Tientsin


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Tien·tsin

 (tyĕn′tsĭn′)
American Heritage® Dictionary of the English Language, Fifth Edition. Copyright © 2016 by Houghton Mifflin Harcourt Publishing Company. Published by Houghton Mifflin Harcourt Publishing Company. All rights reserved.

Tientsin

(ˈtjɛnˈtsɪn)
n
(Placename) a variant transliteration of the Chinese name for Tianjin
Collins English Dictionary – Complete and Unabridged, 12th Edition 2014 © HarperCollins Publishers 1991, 1994, 1998, 2000, 2003, 2006, 2007, 2009, 2011, 2014

Tian•jin

(ˈtyɑnˈdʒɪn)

also Tientsin



n.
a port in E Hebei province, in NE China. 5,770,000.
Random House Kernerman Webster's College Dictionary, © 2010 K Dictionaries Ltd. Copyright 2005, 1997, 1991 by Random House, Inc. All rights reserved.
ThesaurusAntonymsRelated WordsSynonymsLegend:
Noun1.Tientsin - a major industrial center in northeastern China on the Grand Canal near the Yellow SeaTientsin - a major industrial center in northeastern China on the Grand Canal near the Yellow Sea; 3rd largest city in China
Cathay, China, Communist China, mainland China, People's Republic of China, PRC, Red China - a communist nation that covers a vast territory in eastern Asia; the most populous country in the world
Based on WordNet 3.0, Farlex clipart collection. © 2003-2012 Princeton University, Farlex Inc.
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References in periodicals archive ?
The City of Tianjin, formerly known as Tientsin presented to investors several opportunities for investments.
Meyer, who established Tientsin in Dickoya, Antoine Joseph Van der Poorten, a Flemish Jew who became the first Belgium Consul in Ceylon, and Elias David Sassoon, who founded what became the Sassoon Bank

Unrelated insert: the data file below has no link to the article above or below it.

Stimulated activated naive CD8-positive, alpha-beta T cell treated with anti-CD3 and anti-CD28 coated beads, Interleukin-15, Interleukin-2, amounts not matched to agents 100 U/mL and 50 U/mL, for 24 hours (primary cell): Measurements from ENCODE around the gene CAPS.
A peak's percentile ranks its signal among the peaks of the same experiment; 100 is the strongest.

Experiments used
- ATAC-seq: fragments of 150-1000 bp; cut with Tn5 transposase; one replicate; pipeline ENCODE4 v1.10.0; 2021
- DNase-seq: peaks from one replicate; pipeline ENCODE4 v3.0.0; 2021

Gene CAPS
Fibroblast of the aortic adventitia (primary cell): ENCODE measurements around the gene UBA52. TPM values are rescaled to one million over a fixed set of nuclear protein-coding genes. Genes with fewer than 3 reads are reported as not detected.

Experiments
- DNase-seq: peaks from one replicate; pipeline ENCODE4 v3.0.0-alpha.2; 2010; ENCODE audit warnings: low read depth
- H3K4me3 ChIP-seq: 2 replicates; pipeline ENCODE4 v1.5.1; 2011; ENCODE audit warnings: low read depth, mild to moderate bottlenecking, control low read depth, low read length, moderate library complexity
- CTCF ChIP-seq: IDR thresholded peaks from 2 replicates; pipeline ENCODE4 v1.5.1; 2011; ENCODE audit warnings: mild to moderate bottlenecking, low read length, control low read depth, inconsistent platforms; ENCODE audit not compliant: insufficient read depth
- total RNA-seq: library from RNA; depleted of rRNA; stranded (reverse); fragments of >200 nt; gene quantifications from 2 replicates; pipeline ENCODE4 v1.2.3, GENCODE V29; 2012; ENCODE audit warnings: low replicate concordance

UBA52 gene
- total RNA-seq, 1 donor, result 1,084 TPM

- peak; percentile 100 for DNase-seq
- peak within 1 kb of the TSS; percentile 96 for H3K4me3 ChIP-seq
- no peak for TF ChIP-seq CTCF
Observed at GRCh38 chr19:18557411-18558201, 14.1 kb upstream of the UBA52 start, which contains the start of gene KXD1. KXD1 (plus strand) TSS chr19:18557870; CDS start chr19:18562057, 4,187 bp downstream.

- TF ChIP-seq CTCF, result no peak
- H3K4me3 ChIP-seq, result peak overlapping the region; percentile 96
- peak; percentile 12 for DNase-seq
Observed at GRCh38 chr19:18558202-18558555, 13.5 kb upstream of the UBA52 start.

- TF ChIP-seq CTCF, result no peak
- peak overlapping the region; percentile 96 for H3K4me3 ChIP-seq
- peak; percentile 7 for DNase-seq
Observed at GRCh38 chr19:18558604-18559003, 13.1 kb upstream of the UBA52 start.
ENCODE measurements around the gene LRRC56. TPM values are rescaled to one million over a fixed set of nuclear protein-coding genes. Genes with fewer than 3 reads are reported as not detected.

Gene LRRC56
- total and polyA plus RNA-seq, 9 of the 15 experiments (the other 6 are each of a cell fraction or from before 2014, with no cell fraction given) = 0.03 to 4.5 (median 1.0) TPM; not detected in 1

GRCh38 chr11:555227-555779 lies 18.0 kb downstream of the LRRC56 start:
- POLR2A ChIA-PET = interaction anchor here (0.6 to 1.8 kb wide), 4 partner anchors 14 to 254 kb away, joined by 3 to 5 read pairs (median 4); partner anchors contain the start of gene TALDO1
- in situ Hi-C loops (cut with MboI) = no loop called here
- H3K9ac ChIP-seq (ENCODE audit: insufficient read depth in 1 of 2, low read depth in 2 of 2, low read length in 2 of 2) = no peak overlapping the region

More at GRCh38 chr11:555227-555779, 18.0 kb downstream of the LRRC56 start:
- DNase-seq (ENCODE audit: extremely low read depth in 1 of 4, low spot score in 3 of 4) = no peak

Phase 2 covers Seymour's return to Tientsin (Tianjin) following his failed expedition against Peking, during which the coalition navies supported the expedition.
Born in 1914 in Tientsin, China, Hersey was the youngest son of Roscoe and Grace Baird Hersey.
1858 Treaty of Tientsin ends war between Britain and China.
It was ended by the Treaty of Tientsin that opened 11 more Chinese ports to trade and gave foreigners the right to travel to the interior of China.
While serving as a technical adviser to a Chinese mining company, Hoover and his new American wife (with "a .38 Mauser strapped to her hip") in June 1900 took part in defending the foreign settlement at Tientsin from a Boxer attack.
HCHC, which later became part of trade firm Internatio, also had branches in Hong Kong, Tientsin, and Canton.
During night exercises being conducted in Tientsin, China, "shots were fired ...
City after city fell to the invaders: Peiping and Tientsin in July, and Nanking in December, forcing Chiang Kai-shek to move the Nationalist government to Hankow.
However, Conger did favor renewing the concession the United States had been granted in Tientsin in 1861 but never occupied.
Her Tientsin Statement of April 11, 1927, directed to the American Board and churches of America, pled for an end to Western military protection and special privileges for missionaries: "We at present strongly feel that the work of foreign missionaries in China will in its largest implications be futile until we are freed from the incubus of extraterritoriality and the toleration clauses in the treaties." (14)